The United State Supreme Court ruled today, in a 5-3 decision, that important safety requirements for Texas abortion clinics violate the U.S. Constitution. In its first consideration of the abortion issue in nine years, the Court’s decision in Whole Woman’s Health v. Hellerstedt struck down a 2013 Texas law that had been mostly upheld by the U.S. Court of Appeals for the Fifth Circuit. As we previously reported, at issue were two provisions that would have required: (1) abortionists in Texas to have admitting privileges at a local hospital, and (2) abortion facilities to meet the same health and safety standards as ambulatory surgical centers.
“In an incredibly disappointing decision, the U.S. Supreme Court placed the interest of the abortion industry far above the health and safety of women and children,” said John L. Rustin, President of NC Family. “Simple common sense calls for a reasonable standard of care when conducting an invasive surgical procedure, but once again the high court has given abortionists a free pass. While it is unlikely that this misguided ruling will have any effect on North Carolina law, NC Family will continue to fight for the safety and welfare of women and children across our state and across our nation.”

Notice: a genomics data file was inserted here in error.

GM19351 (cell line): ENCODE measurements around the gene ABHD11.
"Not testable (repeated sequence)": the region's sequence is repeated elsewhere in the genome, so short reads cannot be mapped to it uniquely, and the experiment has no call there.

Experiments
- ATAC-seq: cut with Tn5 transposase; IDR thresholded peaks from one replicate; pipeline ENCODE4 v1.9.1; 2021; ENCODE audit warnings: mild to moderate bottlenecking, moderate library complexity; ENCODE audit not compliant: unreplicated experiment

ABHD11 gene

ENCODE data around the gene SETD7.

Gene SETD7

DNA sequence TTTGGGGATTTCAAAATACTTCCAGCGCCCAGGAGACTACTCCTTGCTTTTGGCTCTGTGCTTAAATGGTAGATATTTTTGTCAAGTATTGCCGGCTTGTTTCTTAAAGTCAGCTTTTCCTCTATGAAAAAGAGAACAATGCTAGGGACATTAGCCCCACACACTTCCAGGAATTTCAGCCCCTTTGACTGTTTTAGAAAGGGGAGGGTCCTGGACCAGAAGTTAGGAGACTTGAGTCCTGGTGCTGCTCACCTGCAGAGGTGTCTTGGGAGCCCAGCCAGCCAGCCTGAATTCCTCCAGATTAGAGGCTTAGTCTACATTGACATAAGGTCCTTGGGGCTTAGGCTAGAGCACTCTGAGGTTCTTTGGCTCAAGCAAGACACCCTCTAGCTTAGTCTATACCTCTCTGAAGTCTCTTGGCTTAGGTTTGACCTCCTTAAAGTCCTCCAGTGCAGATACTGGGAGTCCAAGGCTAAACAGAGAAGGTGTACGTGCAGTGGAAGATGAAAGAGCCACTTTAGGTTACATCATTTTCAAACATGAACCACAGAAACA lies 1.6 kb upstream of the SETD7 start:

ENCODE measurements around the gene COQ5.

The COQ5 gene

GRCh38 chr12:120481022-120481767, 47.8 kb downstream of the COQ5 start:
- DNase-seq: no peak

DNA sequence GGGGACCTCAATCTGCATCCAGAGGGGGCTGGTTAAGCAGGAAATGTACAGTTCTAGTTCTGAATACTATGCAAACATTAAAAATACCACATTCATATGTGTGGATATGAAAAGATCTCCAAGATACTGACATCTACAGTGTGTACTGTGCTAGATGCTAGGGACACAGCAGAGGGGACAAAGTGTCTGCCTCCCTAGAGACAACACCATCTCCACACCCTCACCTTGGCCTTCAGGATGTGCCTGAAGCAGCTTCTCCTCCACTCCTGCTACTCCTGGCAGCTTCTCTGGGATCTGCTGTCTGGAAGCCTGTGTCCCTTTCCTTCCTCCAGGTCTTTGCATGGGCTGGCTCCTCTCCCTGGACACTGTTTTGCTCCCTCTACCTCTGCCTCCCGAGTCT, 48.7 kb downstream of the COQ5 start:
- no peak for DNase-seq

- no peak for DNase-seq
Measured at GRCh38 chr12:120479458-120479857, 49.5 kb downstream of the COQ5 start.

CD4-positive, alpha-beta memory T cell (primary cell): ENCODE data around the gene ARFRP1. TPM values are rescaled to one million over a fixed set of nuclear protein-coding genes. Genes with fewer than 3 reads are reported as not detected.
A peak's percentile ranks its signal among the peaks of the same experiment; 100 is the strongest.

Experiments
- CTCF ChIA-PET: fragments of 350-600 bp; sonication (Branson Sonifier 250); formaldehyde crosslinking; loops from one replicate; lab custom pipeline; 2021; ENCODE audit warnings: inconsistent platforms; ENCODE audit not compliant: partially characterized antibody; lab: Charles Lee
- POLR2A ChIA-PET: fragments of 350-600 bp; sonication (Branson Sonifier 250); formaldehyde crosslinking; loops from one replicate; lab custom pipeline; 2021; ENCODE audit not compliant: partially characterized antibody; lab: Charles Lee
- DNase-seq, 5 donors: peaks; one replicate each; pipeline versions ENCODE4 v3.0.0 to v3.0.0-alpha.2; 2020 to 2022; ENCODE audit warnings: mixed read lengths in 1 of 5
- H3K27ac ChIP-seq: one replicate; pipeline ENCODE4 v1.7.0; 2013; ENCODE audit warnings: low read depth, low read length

Justices Breyer, Kennedy, Ginsburg, Sotomayor, and Kagan ruled in the majority decision that these enhanced requirements violate the 14th Amendment. They stated in their opinion that, “neither of these provisions offers medical benefits sufficient to justify the burdens upon access that each imposes.”
Justices Alito and Thomas were joined by Chief Justice Roberts in dissenting. Their dissent decried the lack of neutrality the majority demonstrated by failing to “be scrupulously neutral in applying [settled procedural] rules.” Justice Thomas wrote his own dissenting opinion “to emphasize how today’s decision perpetuates the Court’s habit of applying different rules to different constitutional rights—especially the putative right to abortion.” One consequence of today’s decision, according to Thomas, will be confusion among lower courts in how to apply a variety of jurisprudential standards in cases of all sorts going forward, as well as increased judicial power. “As the Court applies whatever standard it likes to any given case, nothing but empty words separates our constitutional decisions from judicial fiat.”